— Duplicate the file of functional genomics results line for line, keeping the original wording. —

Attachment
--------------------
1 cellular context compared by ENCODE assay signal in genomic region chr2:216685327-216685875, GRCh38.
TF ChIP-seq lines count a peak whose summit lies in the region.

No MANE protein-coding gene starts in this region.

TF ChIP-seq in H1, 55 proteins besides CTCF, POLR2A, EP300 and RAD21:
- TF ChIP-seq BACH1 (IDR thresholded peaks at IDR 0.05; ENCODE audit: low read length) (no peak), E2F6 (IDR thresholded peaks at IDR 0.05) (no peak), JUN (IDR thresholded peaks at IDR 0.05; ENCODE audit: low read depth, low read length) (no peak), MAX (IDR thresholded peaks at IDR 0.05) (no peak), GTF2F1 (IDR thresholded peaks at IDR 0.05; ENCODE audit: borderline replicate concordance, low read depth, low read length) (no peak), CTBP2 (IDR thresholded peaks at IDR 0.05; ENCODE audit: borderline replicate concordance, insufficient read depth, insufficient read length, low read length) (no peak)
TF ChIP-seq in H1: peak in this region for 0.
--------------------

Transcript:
1 cellular context compared by ENCODE assay signal in genomic region chr2:216685327-216685875, GRCh38.
TF ChIP-seq lines count a peak whose summit lies in the region.

No MANE protein-coding gene starts in this region.

TF ChIP-seq in H1, 55 proteins besides CTCF, POLR2A, EP300 and RAD21:
- TF ChIP-seq BACH1 (IDR thresholded peaks at IDR 0.05; ENCODE audit: low read length) (no peak), E2F6 (IDR thresholded peaks at IDR 0.05) (no peak), JUN (IDR thresholded peaks at IDR 0.05; ENCODE audit: low read depth, low read length) (no peak), MAX (IDR thresholded peaks at IDR 0.05) (no peak), GTF2F1 (IDR thresholded peaks at IDR 0.05; ENCODE audit: borderline replicate concordance, low read depth, low read length) (no peak), CTBP2 (IDR thresholded peaks at IDR 0.05; ENCODE audit: borderline replicate concordance, insufficient read depth, insufficient read length, low read length) (no peak)
TF ChIP-seq in H1: peak in this region for 0.